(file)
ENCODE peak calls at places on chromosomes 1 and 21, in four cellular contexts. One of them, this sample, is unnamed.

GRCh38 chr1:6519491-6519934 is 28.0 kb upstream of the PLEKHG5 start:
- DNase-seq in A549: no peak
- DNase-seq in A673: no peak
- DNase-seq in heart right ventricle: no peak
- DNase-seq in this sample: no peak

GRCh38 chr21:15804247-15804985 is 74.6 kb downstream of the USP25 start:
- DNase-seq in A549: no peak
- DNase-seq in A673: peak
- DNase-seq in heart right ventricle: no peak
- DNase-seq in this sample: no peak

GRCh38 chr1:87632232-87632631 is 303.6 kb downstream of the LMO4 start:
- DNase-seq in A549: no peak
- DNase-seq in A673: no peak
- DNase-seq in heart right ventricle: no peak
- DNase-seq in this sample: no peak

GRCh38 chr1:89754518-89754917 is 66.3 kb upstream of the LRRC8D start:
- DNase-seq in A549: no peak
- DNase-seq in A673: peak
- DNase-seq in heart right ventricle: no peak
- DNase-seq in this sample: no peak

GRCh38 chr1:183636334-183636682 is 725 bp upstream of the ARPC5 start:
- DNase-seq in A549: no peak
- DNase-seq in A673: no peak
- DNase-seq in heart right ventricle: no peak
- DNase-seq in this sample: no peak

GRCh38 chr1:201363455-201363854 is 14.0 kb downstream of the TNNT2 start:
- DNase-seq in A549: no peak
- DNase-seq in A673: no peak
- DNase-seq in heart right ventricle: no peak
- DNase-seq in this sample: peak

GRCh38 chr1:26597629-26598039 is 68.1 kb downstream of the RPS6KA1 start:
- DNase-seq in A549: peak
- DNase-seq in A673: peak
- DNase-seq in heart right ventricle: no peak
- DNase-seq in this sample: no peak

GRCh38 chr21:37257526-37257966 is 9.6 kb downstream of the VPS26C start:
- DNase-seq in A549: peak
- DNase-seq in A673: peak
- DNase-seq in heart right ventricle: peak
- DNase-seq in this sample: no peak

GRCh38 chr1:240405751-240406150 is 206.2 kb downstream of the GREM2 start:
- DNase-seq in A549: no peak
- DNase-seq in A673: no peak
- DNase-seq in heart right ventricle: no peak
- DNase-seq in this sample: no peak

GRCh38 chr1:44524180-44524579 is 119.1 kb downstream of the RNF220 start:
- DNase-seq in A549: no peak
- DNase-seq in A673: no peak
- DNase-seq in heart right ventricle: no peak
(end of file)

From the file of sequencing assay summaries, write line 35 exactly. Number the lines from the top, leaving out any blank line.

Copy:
- DNase-seq in heart right ventricle: no peak